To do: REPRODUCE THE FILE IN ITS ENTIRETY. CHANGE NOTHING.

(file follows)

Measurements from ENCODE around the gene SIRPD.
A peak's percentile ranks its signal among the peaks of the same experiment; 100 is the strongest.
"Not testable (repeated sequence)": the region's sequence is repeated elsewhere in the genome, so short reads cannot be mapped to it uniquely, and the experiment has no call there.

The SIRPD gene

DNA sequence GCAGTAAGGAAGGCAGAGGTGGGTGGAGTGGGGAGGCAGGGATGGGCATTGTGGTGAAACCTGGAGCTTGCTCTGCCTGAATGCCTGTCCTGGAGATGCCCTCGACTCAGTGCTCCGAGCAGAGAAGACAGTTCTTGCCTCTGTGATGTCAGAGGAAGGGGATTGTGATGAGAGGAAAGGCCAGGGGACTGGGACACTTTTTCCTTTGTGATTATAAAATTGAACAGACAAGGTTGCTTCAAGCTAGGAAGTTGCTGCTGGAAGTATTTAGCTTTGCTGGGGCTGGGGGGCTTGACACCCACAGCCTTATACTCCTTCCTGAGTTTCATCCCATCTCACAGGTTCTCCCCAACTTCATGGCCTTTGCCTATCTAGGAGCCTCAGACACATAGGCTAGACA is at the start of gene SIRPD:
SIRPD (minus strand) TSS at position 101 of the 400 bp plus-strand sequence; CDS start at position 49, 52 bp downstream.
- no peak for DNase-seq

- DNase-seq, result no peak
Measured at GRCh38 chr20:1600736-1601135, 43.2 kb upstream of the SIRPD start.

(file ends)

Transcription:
Measurements from ENCODE around the gene SIRPD.
A peak's percentile ranks its signal among the peaks of the same experiment; 100 is the strongest.
"Not testable (repeated sequence)": the region's sequence is repeated elsewhere in the genome, so short reads cannot be mapped to it uniquely, and the experiment has no call there.

The SIRPD gene

DNA sequence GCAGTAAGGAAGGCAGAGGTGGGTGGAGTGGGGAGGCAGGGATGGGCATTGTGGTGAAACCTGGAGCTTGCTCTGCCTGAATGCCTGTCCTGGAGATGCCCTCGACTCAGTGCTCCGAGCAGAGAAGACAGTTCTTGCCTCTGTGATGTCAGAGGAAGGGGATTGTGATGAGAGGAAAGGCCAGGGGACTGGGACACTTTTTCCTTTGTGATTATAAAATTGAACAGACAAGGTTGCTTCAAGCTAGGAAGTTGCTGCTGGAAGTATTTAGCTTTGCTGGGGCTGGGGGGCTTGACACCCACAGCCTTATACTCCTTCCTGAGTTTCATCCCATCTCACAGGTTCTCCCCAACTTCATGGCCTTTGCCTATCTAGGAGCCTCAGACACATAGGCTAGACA is at the start of gene SIRPD:
SIRPD (minus strand) TSS at position 101 of the 400 bp plus-strand sequence; CDS start at position 49, 52 bp downstream.
- no peak for DNase-seq

- DNase-seq, result no peak
Measured at GRCh38 chr20:1600736-1601135, 43.2 kb upstream of the SIRPD start.